Guidelines explained in the Testing Action Plan could help solve some of the problems faced in creating and administering the M-STEP. The plan states $403 million would go toward creating state assessments that align with college and career-readiness standards. A separate $25 million will go to projects that help states develop new assessment models that would allow them to “address pressing needs they have identified for developing and implementing their assessments.” Now with the resources of both more time and more money, the Michigan Department of Education is better prepared to improve the state-required test than it was at the beginning of the 2014-15 school year.
Calling for the state to place a cap on the amount of time districts and schools can spend testing, which the Testing Action Plan does, would discourage redundancy in the different tests schools are currently administering, and would therefore serve as a good first step toward greater efficiency. By limiting the time spent on standardized tests, the Obama administration will allow teachers to offer more content-based instruction that hones in on skills such as reading comprehension, critical thinking and rhetorical analysis. Rather than requiring students to spend an excessive number of hours taking a myriad of standardized tests, a returned emphasis on class content will give students a greater breadth of knowledge and skills than teaching to a standardized test allows.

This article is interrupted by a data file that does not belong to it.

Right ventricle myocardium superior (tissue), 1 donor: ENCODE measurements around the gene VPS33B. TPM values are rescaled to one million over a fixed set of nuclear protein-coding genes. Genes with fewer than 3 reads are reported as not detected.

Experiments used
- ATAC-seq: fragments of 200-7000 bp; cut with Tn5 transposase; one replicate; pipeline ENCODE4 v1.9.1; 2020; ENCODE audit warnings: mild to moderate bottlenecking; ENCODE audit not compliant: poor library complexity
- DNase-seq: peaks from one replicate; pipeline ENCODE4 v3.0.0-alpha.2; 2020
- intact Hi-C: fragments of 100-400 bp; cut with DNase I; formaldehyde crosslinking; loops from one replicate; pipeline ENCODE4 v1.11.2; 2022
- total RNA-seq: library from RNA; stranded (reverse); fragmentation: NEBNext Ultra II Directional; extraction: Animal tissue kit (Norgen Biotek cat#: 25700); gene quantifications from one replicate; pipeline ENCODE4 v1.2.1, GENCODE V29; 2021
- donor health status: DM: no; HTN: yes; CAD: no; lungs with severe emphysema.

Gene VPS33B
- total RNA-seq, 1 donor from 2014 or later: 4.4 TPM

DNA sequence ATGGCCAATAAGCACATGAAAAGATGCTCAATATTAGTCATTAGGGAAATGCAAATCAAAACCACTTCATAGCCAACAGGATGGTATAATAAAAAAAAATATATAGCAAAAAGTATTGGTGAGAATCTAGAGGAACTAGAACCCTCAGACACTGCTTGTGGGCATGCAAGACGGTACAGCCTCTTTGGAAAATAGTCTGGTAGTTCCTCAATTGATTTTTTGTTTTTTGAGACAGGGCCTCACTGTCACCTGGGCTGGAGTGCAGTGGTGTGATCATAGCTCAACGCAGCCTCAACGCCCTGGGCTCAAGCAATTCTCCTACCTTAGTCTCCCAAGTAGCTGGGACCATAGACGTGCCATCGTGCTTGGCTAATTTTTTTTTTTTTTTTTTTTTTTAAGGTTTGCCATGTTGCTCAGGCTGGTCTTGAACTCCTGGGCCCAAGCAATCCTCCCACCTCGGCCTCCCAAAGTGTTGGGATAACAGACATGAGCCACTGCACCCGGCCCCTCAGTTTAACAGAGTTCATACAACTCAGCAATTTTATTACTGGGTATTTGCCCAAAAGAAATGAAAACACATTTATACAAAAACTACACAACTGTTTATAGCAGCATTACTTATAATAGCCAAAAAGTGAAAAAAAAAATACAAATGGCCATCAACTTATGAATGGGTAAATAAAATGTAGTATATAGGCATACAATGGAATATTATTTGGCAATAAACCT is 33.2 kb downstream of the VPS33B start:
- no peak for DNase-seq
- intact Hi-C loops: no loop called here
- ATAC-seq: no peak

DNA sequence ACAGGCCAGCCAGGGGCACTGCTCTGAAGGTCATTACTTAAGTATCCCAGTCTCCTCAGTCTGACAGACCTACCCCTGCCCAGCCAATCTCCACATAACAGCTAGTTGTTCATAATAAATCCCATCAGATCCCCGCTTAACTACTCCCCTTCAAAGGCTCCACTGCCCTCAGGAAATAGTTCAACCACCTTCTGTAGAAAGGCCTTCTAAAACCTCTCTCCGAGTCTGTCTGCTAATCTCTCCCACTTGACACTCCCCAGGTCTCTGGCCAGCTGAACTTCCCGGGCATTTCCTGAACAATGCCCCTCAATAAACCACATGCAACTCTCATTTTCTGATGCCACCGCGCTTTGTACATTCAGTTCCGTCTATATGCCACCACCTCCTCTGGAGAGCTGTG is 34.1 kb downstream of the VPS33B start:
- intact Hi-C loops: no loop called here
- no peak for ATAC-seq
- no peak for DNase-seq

The plan makes several other much-needed calls to action aimed at state governments, local districts and individual schools. One important aspect of the Testing Action Plan is that it encourages states to release test results in a timely manner and to make clear to parents, students, teachers and administrators what these results can be used for. More timely access to statewide and individual results can help students and teachers make changes to curricula and individualized teaching strategies for specific student needs.
In addition, the Testing Action Plan emphasizes flexibility in teacher preparation for these tests. The plan states, “as in other areas, we believe that student learning as measured by assessment results should be a part, not the sole determinant, of determining the quality of a particular program.” Instead of implying that educators should be “teaching to a test,” the plan seems to suggest that teacher performance should not be assessed solely based upon their students’ testing performance. After over a decade of overemphasizing the importance of student test scores in teacher evaluations, this is a refreshing and critical point for the government to concede.
Evaluating the results of the M-STEP demonstrate the Testing Action Plan is a long-overdue call for states to not only place a cap on the amount of classroom time schools require of students, but also create a state-administered test that is more efficient and effective in measuring student achievement. The ideal test would encompass Common Core standards and would go through extensive preparatory procedures before being given to students as to avoid the mistakes of the M-STEP. Streamlined testing will produce useful data and allow for teachers to do what’s more important — focus on teaching content in the classroom.